Open space concerns surface at Tahoe Donner
The Union News Service
TRUCKEE - Some Tahoe Donner homeowners worry a proposed multi-use facility for their neighborhood will
The project is the result of 15 years of increased usage and tremendous residential growth in the area, leading to a need for greater facilities, according to the Tahoe Donner Association.
Existing maintenance and forestry facilities are “fundamentally inadequate” and “significantly under capacity to meet the future needs of the association,” according to the association’s website. The findings that stem from Tahoe Donner’s 2007 General Plan, which recommended either new construction or renovation of Tahoe Donner’s existing facilities.
“There (are) some mighty steamed homeowners up here,” said Tahoe Donner homeowner Kathleen Doler.
They say three of the four potential sites would place the structure at the edge of Tahoe Donner’s vast open space, a portal to the area’s 35 miles of single-track and fire-road trails.
Doler has collected 175 signatures from angry homeowners who believe environmental problems will ensue with added noise from the new facility’s maintenance operations and forestry work. Further, Doler said she feels homeowner opinions have not been listened to by the association’s board members during a May 15 board meeting.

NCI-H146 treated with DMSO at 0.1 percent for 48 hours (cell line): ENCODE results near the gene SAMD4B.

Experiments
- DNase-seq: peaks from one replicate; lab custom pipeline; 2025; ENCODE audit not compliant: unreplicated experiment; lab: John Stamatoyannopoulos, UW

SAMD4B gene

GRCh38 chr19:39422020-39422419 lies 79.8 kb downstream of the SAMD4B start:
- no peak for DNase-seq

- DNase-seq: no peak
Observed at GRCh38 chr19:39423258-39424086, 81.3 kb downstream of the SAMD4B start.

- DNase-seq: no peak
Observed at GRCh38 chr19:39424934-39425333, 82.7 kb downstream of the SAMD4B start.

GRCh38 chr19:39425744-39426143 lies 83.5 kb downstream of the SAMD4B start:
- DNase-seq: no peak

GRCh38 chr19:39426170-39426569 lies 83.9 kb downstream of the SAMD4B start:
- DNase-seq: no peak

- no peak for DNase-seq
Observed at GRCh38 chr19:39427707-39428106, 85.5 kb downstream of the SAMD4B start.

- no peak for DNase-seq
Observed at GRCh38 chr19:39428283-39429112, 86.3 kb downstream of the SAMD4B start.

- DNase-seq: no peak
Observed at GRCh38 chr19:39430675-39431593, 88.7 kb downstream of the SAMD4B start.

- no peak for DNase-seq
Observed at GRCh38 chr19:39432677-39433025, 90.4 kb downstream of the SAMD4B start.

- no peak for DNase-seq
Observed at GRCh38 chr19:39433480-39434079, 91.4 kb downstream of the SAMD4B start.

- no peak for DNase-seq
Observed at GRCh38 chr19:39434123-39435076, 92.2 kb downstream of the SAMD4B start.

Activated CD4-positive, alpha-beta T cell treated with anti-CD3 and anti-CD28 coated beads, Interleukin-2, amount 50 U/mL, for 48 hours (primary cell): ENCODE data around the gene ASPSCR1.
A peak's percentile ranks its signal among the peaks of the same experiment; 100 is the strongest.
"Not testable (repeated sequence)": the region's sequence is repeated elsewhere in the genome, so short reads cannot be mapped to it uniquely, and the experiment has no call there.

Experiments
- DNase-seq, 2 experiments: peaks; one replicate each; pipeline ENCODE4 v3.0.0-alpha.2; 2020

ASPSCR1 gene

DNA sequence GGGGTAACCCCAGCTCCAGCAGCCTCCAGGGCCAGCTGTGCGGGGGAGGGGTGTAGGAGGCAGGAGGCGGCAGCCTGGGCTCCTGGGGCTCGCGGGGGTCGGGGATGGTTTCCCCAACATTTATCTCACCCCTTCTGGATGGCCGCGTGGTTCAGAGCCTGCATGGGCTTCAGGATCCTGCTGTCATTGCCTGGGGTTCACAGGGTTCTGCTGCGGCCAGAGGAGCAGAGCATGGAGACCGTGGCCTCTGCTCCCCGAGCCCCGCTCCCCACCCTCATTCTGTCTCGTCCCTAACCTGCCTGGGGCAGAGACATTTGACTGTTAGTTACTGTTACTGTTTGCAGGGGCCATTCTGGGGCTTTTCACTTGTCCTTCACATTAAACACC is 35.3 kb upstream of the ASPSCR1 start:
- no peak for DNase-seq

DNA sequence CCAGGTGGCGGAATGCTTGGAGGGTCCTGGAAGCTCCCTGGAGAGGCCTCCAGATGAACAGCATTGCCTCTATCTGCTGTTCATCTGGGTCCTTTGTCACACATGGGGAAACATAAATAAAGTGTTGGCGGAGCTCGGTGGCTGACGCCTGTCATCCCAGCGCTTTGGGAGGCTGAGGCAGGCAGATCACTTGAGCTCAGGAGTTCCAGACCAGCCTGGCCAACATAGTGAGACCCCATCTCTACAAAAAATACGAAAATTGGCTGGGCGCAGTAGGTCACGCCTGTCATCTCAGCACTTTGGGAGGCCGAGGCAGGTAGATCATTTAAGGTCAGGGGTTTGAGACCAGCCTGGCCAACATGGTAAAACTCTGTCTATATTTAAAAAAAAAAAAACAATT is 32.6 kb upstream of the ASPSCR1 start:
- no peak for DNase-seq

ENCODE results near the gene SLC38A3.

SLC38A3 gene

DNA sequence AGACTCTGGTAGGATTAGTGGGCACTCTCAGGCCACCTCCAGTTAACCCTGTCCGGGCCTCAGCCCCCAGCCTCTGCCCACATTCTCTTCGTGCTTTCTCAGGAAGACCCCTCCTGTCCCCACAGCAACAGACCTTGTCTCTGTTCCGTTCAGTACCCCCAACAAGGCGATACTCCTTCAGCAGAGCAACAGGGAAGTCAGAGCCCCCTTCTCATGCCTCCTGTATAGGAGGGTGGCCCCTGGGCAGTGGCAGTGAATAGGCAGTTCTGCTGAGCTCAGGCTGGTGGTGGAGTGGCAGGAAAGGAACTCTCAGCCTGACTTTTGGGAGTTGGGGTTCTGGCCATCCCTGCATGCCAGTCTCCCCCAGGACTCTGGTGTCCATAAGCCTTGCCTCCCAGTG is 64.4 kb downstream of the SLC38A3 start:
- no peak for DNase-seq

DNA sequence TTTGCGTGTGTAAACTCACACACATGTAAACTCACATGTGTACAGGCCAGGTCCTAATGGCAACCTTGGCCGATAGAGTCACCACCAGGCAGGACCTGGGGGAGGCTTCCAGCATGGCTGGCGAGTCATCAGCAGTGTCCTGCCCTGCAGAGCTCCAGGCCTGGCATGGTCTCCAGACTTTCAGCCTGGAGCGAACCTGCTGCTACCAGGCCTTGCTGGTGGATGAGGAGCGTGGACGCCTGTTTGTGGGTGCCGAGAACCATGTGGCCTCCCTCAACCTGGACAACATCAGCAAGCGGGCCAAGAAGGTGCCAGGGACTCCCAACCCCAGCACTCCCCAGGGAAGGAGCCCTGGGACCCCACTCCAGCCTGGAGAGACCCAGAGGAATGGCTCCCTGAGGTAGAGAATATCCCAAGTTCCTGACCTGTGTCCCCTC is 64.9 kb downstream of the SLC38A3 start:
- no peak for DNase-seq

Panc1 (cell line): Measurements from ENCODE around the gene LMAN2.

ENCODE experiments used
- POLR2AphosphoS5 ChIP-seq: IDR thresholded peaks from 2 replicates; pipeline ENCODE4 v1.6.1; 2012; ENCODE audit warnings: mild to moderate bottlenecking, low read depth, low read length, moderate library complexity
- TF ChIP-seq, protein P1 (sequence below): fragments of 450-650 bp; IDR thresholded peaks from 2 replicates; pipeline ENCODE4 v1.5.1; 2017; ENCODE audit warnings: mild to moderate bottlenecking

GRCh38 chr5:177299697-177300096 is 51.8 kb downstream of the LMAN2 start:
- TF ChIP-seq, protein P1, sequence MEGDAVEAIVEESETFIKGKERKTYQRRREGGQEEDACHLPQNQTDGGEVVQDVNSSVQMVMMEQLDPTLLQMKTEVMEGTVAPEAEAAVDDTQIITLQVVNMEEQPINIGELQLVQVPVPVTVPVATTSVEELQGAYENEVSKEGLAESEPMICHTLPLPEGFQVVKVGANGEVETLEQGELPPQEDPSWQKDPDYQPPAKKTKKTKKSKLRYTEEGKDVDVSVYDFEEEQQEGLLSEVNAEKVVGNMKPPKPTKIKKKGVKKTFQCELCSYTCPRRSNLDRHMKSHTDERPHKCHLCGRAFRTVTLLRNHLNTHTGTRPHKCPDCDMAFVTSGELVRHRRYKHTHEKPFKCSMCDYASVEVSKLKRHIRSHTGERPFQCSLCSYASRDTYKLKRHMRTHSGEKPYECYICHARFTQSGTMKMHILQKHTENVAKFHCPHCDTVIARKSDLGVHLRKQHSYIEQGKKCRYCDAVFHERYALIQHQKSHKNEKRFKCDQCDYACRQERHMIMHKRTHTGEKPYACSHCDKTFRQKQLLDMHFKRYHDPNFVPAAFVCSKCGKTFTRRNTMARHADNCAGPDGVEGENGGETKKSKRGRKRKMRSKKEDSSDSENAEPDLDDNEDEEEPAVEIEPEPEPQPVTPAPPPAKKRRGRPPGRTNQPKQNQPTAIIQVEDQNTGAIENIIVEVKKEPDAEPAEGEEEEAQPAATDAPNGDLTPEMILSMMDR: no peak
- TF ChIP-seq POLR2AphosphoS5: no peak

Annie Rosenfeld, Tahoe Donner’s director of facilities and risk management, said forestry workers on site would be tasked with preserving trails and preventing fires through defensible space work.
The association’s management understands resident worries, but they are premature, as environmental studies are still under way and the association is far from ready to choose a site, Rosenfeld said.
Rosenfeld said the site locations were the result of a four-year research and development project and thousands of hours of professional input by the association’s board of directors, the finance committee and the general plan committee, along with maintenance studies rendered by outside architectural, engineering and operational professionals.
Doler said homeowners still see the proposal as something that strays from previous plans and recommendations that aimed to keep facilities off open space land, consolidating infrastructure to a single site.
“When people find out about this, they’re usually appalled because this is our open space and our trails,” said homeowner Beth Thomas. “In our governing documents, there are six key findings, and the No. 1 highest priority is to maintain and enhance the open space areas.”
Thomas questioned why a facility couldn’t be built farther from opens pace, similar to the U.S. Forest Service’s new facility near the intersection of Highway 267 and Interstate 80.
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